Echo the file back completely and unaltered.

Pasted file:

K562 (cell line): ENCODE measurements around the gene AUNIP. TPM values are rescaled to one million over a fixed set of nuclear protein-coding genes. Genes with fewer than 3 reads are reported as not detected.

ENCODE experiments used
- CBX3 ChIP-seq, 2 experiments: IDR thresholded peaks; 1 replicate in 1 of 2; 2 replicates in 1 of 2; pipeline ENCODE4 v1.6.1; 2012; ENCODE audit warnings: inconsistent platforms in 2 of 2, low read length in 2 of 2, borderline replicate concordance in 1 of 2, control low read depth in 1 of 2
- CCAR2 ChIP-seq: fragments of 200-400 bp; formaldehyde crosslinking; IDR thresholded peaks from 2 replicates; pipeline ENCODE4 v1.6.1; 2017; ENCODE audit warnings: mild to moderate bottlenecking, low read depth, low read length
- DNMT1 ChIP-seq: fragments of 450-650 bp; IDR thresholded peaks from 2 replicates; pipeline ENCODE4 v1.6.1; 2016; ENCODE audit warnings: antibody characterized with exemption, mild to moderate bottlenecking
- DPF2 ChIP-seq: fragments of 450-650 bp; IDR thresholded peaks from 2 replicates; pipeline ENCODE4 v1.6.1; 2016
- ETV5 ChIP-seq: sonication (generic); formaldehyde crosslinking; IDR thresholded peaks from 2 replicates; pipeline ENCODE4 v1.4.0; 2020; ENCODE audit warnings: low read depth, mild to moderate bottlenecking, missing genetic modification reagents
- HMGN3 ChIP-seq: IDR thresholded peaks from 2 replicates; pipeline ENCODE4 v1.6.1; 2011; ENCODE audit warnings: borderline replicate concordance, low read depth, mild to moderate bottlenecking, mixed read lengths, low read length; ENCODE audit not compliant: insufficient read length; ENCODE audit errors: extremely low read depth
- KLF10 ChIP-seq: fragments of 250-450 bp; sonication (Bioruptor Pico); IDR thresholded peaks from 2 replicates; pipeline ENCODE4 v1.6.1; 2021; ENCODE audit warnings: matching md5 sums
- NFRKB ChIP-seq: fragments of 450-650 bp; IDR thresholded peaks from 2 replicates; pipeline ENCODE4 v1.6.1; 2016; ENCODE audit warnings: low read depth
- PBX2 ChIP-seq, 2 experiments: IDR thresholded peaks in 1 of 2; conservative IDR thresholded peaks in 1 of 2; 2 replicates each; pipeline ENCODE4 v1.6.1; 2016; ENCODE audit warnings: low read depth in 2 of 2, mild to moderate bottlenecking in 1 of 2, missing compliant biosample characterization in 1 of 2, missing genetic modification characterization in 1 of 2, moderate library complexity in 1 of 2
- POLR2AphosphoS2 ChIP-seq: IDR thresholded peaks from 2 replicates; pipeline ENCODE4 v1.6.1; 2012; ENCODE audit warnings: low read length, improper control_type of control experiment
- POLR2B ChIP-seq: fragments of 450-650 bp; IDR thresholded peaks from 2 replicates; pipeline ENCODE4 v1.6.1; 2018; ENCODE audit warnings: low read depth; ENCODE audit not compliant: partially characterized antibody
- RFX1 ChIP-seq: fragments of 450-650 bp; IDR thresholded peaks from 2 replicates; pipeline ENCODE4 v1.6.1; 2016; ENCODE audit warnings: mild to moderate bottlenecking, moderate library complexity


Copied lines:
K562 (cell line): ENCODE measurements around the gene AUNIP. TPM values are rescaled to one million over a fixed set of nuclear protein-coding genes. Genes with fewer than 3 reads are reported as not detected.

ENCODE experiments used
- CBX3 ChIP-seq, 2 experiments: IDR thresholded peaks; 1 replicate in 1 of 2; 2 replicates in 1 of 2; pipeline ENCODE4 v1.6.1; 2012; ENCODE audit warnings: inconsistent platforms in 2 of 2, low read length in 2 of 2, borderline replicate concordance in 1 of 2, control low read depth in 1 of 2
- CCAR2 ChIP-seq: fragments of 200-400 bp; formaldehyde crosslinking; IDR thresholded peaks from 2 replicates; pipeline ENCODE4 v1.6.1; 2017; ENCODE audit warnings: mild to moderate bottlenecking, low read depth, low read length
- DNMT1 ChIP-seq: fragments of 450-650 bp; IDR thresholded peaks from 2 replicates; pipeline ENCODE4 v1.6.1; 2016; ENCODE audit warnings: antibody characterized with exemption, mild to moderate bottlenecking
- DPF2 ChIP-seq: fragments of 450-650 bp; IDR thresholded peaks from 2 replicates; pipeline ENCODE4 v1.6.1; 2016
- ETV5 ChIP-seq: sonication (generic); formaldehyde crosslinking; IDR thresholded peaks from 2 replicates; pipeline ENCODE4 v1.4.0; 2020; ENCODE audit warnings: low read depth, mild to moderate bottlenecking, missing genetic modification reagents
- HMGN3 ChIP-seq: IDR thresholded peaks from 2 replicates; pipeline ENCODE4 v1.6.1; 2011; ENCODE audit warnings: borderline replicate concordance, low read depth, mild to moderate bottlenecking, mixed read lengths, low read length; ENCODE audit not compliant: insufficient read length; ENCODE audit errors: extremely low read depth
- KLF10 ChIP-seq: fragments of 250-450 bp; sonication (Bioruptor Pico); IDR thresholded peaks from 2 replicates; pipeline ENCODE4 v1.6.1; 2021; ENCODE audit warnings: matching md5 sums
- NFRKB ChIP-seq: fragments of 450-650 bp; IDR thresholded peaks from 2 replicates; pipeline ENCODE4 v1.6.1; 2016; ENCODE audit warnings: low read depth
- PBX2 ChIP-seq, 2 experiments: IDR thresholded peaks in 1 of 2; conservative IDR thresholded peaks in 1 of 2; 2 replicates each; pipeline ENCODE4 v1.6.1; 2016; ENCODE audit warnings: low read depth in 2 of 2, mild to moderate bottlenecking in 1 of 2, missing compliant biosample characterization in 1 of 2, missing genetic modification characterization in 1 of 2, moderate library complexity in 1 of 2
- POLR2AphosphoS2 ChIP-seq: IDR thresholded peaks from 2 replicates; pipeline ENCODE4 v1.6.1; 2012; ENCODE audit warnings: low read length, improper control_type of control experiment
- POLR2B ChIP-seq: fragments of 450-650 bp; IDR thresholded peaks from 2 replicates; pipeline ENCODE4 v1.6.1; 2018; ENCODE audit warnings: low read depth; ENCODE audit not compliant: partially characterized antibody
- RFX1 ChIP-seq: fragments of 450-650 bp; IDR thresholded peaks from 2 replicates; pipeline ENCODE4 v1.6.1; 2016; ENCODE audit warnings: mild to moderate bottlenecking, moderate library complexity